The tentative schedule for the UALE 2014 Conference, scheduled for March 26-29, has now been posted on our conference page. It is still a skeleton, to be filled in, and doubtless changed multiple times, as further decisions get made. However, the general shape of the conference is there-- so you can start making your travel plans now.
And it is shaping up to be an exciting conference!
Three plenary sessions are planned:
Other features include a pre-conference Labor History Tour of Los Angeles, an action in support of a local labor struggle and a cultural evening.
You can register online (or the old-fashioned way by mail) now from the Conference 2014 page.
UALE gives five awards at the Awards Luncheon at our annual conference. In 2014, the Awards Luncheon will be from 12-2 pm at the Sheraton Los Angeles Downtown (California) on Saturday, March 29.
Two of the award winners are chosen by a selection committee. These are the New Generation Award (Best Student Paper) given to the writer of one of the Student Scholarship papers, which is chosen by a committee. The other is the Labor Studies Journal Best Article Award, chosen by the Labor Studies Journal editorial board from among those nominated by the LSJ Board.
The other three Awards are chosen by either a general vote of the UALE membership or by vote of the Executive Board. Candidates for three of these Awards are nominated by the membrship of UALE.
1. Outstanding Contribution to the Field of Labor Education. Open nominations from UALE members, winner selected by general vote of the membership.
2. Best Published Book 2012-13. Open nominations from UALE members, winner selected by general vote of the membership.
3. Lifetime Achievement Award. Open nominations from UALE members, winner selected by vote of the UALE Executive Board.
To learn more, or to submit a nomination for one or more of these awards, visit our Conference 2014 page.
The UCLA Labor Center just launched a new radio show, "Re: Work". Each week Re:Work radio broadcasts stories that rethink work.
The first four shows all feature various facets of the immigrant worker experience.
The first is on domestic worker Ramiro who has emerged as a nationally known street artist.
The second features two immigrant students activists.
The third segment is on the New York Taxi Workers Alliance
The fourth is a conversation between two extraordinary women leaders, one an undocumented student organizer and the other an African American worker organizer.
You can also find out more about upcoming and past shows on the Re:Work Radio facebook page.
The United Association for Labor Education (UALE) invites labor educators, community organizers, organizers based in worker centers, and others committed to worker education to unite together in Los Angeles for a conference dedicated to educating, empowering, and organizing the new working class. UALE seeks proposals on how labor education can contribute to a new labor movement which empowers the new working class. Specifically, we invite proposals which demonstrate how modern labor education can help working people assert their fundamental right to organize proudly, bargain collectively, and work safely in a neoliberal climate which relies on systematic inequality. See the Full Call for Proposals on the Conference 2014 page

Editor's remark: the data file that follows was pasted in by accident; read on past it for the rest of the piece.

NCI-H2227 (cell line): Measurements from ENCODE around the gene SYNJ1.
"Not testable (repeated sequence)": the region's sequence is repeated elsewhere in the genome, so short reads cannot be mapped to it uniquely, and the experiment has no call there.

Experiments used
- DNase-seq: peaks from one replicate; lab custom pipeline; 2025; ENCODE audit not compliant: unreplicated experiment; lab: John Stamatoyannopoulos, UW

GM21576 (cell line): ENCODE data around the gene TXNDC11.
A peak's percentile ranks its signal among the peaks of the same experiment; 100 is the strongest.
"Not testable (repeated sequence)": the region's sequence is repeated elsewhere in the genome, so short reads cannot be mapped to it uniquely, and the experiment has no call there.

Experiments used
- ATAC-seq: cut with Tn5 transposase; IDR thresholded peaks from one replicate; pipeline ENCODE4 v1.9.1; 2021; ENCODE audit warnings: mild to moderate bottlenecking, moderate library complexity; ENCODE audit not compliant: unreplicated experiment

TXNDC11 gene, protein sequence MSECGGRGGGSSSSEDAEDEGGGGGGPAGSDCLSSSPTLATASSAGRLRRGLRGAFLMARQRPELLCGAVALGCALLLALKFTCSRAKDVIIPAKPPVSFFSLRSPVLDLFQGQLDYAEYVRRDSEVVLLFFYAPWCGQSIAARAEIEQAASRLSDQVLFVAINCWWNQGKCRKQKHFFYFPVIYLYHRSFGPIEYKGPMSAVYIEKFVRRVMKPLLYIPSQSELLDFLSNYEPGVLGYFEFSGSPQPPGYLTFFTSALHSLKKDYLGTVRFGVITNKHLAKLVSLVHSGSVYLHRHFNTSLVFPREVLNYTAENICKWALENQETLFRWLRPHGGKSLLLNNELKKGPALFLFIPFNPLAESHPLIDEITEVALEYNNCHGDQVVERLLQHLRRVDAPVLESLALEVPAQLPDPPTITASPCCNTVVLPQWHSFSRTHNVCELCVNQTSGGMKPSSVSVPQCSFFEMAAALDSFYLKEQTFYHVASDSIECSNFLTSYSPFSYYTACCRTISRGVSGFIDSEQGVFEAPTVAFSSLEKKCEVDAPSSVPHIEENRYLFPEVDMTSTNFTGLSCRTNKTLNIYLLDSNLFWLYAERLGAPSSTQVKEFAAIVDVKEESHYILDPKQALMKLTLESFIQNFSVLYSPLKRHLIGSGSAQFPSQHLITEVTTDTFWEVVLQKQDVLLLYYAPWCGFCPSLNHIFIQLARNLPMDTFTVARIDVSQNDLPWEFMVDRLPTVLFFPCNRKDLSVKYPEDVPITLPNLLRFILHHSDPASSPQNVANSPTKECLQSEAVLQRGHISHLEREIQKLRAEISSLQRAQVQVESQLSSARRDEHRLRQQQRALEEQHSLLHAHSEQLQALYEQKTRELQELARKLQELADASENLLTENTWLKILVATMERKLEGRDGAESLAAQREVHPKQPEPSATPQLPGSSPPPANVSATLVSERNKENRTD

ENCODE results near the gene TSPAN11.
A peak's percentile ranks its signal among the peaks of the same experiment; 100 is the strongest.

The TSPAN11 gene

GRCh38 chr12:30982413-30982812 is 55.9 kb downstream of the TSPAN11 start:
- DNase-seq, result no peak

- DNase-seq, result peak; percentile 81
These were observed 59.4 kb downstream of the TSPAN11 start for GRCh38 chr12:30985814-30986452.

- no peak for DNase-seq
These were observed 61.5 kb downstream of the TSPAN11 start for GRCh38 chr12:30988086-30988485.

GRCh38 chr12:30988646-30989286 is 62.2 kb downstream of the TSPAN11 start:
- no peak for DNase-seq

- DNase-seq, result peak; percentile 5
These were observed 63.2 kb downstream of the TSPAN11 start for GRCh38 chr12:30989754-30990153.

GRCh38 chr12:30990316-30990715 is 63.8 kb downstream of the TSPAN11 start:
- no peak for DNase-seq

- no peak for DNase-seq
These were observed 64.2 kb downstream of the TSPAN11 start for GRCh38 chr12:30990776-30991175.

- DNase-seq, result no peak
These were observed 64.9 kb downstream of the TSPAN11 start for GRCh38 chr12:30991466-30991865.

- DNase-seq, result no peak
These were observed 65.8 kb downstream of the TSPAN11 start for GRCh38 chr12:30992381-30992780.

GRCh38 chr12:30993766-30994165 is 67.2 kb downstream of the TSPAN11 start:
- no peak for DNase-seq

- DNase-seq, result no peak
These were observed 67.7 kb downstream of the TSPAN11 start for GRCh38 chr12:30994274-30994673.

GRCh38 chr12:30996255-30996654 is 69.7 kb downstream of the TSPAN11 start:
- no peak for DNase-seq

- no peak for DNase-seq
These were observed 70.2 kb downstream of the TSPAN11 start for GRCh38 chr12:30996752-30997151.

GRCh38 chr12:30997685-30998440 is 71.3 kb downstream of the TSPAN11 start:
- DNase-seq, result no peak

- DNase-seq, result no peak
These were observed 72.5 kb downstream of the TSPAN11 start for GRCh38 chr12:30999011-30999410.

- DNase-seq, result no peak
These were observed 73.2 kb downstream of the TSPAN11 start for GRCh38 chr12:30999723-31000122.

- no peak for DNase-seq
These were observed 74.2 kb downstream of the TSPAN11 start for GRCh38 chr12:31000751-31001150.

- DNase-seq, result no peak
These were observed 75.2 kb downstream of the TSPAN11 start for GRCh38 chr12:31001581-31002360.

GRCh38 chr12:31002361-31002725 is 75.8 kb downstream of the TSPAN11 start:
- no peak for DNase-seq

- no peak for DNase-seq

UALE welcomes the involvement of students interested in the critical role that unions and related organizations play in improving the lives of working people. And we seek to encourage students to consider the field of labor education as a possible career. We especially invite student papers that address some aspect of the conference theme. At the same time, we are receptive to contributions that consider other issues relevant to unions, workers, and labor education.
Also, Labor Studies Journal has issued a call for papers for a special issue of the Journal in conjunction with the 2014 UALE conference.
THE LSJ Call for Papers, the Call for Student Papers, the Conference Brochure, and other information on our 2014 Conference, "Organizing for Power", can all be found on the Conference 2014 page
While many labor educators debate the pros and cons of online learning, social media and the like, Indiana University Assistant Professor Marquita Walker has staked out a spot for Labor Education in the new electronic world. She has created a Labor Studies app for IPhones and ITunes. There will be one for Ipad later.